Excess of all-cause mortality is only partially explained by COVID-19 in Veneto (Italy) during spring outbreak

Gallo E., Prosepe I., Lorenzoni G., Acar A. S. , Lanera C., Berchialla P., ...More

BMC PUBLIC HEALTH, vol.21, no.1, 2021 (Journal Indexed in SCI) identifier identifier identifier

  • Publication Type: Article / Article
  • Volume: 21 Issue: 1
  • Publication Date: 2021
  • Doi Number: 10.1186/s12889-021-10832-7
  • Title of Journal : BMC PUBLIC HEALTH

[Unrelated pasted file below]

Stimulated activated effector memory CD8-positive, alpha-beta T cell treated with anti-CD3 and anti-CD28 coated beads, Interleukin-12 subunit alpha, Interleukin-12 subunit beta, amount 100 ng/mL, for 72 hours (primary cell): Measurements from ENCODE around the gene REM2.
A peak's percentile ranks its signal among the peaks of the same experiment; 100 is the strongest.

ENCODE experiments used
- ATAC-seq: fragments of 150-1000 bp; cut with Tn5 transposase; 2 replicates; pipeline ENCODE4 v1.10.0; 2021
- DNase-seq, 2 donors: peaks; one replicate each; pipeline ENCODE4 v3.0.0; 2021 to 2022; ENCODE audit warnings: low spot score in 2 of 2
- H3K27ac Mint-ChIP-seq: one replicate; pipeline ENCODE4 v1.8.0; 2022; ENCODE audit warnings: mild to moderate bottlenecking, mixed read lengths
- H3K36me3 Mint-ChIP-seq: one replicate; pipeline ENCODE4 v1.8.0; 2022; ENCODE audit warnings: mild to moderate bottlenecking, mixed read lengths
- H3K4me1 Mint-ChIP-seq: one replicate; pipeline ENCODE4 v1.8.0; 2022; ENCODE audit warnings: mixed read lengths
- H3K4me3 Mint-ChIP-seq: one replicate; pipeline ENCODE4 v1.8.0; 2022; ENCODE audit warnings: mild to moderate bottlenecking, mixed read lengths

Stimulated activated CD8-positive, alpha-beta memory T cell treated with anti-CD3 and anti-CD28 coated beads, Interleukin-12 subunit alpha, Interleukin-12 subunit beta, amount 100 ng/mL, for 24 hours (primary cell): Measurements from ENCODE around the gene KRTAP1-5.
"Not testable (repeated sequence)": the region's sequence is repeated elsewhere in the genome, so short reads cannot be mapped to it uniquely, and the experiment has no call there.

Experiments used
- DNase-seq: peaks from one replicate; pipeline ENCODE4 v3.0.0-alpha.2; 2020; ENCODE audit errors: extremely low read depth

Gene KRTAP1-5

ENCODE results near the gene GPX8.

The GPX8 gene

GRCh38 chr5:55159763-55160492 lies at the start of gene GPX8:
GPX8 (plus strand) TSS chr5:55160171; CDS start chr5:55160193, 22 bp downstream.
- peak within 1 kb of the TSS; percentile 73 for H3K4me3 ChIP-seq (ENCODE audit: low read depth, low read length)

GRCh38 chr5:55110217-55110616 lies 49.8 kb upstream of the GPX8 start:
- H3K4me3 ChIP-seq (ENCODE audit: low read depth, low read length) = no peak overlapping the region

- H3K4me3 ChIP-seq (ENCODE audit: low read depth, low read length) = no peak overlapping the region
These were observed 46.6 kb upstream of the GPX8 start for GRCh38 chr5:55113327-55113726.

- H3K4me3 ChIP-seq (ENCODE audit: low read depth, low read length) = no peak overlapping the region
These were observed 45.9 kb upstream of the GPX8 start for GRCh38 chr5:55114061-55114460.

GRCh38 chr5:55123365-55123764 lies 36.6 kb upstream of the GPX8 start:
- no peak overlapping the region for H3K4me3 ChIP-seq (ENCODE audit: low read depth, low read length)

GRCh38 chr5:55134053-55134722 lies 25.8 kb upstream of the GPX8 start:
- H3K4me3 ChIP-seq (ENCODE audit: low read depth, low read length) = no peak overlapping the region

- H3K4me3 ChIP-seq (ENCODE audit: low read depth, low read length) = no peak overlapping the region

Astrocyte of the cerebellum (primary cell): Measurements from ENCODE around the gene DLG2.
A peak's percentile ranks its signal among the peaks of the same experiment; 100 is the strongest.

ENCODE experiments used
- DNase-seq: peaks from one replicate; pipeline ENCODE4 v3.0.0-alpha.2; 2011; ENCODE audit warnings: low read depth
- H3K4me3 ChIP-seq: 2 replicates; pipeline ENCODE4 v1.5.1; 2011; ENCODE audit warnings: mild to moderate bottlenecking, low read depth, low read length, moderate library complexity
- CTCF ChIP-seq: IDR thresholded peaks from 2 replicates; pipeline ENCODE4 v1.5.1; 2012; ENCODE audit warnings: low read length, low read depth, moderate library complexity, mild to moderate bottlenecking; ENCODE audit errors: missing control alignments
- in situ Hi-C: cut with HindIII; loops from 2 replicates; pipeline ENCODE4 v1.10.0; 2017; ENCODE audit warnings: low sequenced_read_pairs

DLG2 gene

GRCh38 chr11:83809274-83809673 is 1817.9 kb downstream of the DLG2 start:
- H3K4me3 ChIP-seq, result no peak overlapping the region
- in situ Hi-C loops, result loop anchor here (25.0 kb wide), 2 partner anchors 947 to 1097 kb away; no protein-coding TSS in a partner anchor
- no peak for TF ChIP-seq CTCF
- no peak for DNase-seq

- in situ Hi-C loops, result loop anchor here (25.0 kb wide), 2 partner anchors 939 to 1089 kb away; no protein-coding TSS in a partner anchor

BackgroundItaly has been the first European country to be affected by the COVID-19 epidemic which started out at the end of February. In this report, we focus our attention on the Veneto Region, in the North-East of Italy, which is one of the areas that were first affected by the rapid spread of SARS-CoV-2. We aim to evaluate the trend of all-cause mortality and to give a description of the characteristics of the studied population.MethodsData used in the analyses were released by the majority of municipalities and cover the 93% of the total population living in the Veneto Region. We evaluated the trend of overall mortality from Jan.01 to Jun.30. 2020. Moreover we compared the COVID-19-related deaths to the overall deaths.ResultsFrom March 2020, the overall mortality rate increased exponentially, affecting males and people aged >76 the most. The confirmed COVID-19-related death rate in the Veneto region between Mar.01 and Apr.302020 is 30 per 100,000 inhabitants. In contrast, the all-cause mortality increase registered in the same months in the municipalities included in the study is 219 per 100,000 inhabitants.ConclusionsCOVID-19 has a primary role in the increase in mortality but does not entirely explain such a high number of deaths. Strategies need to be developed to reduce this gap in case of future waves of the pandemic.